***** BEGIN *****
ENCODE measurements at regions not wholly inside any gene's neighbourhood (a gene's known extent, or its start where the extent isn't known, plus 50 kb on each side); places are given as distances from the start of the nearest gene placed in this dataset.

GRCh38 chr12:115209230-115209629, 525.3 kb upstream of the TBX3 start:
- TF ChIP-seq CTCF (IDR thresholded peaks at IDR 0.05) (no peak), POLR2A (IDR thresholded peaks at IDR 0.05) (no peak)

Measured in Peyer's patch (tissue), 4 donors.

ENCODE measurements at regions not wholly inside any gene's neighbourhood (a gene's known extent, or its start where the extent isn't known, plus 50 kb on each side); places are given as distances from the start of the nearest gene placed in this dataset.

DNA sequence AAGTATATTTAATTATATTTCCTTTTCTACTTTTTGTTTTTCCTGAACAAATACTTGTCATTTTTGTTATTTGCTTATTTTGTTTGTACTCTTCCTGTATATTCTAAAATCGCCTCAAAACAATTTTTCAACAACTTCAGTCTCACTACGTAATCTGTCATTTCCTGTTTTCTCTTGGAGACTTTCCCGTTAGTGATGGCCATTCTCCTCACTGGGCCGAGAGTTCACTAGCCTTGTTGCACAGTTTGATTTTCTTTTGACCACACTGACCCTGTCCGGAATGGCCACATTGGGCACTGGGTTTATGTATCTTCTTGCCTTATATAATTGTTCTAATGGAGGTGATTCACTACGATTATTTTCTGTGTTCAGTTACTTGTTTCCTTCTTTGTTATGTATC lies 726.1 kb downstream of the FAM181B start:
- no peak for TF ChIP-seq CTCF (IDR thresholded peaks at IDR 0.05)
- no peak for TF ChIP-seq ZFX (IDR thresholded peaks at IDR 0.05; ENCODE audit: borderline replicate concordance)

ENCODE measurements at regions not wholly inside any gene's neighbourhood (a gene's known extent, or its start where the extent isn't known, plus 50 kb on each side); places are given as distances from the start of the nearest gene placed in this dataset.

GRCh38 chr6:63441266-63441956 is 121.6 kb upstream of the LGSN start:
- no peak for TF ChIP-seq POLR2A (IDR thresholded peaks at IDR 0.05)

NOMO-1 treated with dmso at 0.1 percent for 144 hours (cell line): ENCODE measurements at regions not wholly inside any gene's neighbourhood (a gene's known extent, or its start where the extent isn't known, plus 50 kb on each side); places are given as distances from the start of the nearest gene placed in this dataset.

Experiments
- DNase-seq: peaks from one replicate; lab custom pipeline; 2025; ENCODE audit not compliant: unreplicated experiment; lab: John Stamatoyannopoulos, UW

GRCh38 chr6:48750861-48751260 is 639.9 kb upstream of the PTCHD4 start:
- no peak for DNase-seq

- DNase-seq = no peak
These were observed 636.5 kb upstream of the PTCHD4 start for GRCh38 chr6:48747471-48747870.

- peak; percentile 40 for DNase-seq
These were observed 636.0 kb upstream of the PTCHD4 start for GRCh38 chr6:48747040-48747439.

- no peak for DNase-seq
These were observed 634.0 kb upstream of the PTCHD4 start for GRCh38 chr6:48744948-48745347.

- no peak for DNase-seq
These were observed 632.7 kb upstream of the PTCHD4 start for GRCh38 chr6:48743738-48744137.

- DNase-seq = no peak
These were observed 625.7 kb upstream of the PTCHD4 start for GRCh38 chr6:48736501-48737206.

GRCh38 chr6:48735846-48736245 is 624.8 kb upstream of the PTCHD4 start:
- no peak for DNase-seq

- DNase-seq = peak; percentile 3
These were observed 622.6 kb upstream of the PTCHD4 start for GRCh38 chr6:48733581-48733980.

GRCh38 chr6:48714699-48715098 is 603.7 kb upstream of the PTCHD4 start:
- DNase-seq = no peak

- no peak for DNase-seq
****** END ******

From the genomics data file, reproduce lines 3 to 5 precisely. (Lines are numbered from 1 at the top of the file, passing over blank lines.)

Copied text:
- TF ChIP-seq CTCF (IDR thresholded peaks at IDR 0.05) (no peak), POLR2A (IDR thresholded peaks at IDR 0.05) (no peak)

Measured in Peyer's patch (tissue), 4 donors.

ENCODE measurements at regions not wholly inside any gene's neighbourhood (a gene's known extent, or its start where the extent isn't known, plus 50 kb on each side); places are given as distances from the start of the nearest gene placed in this dataset.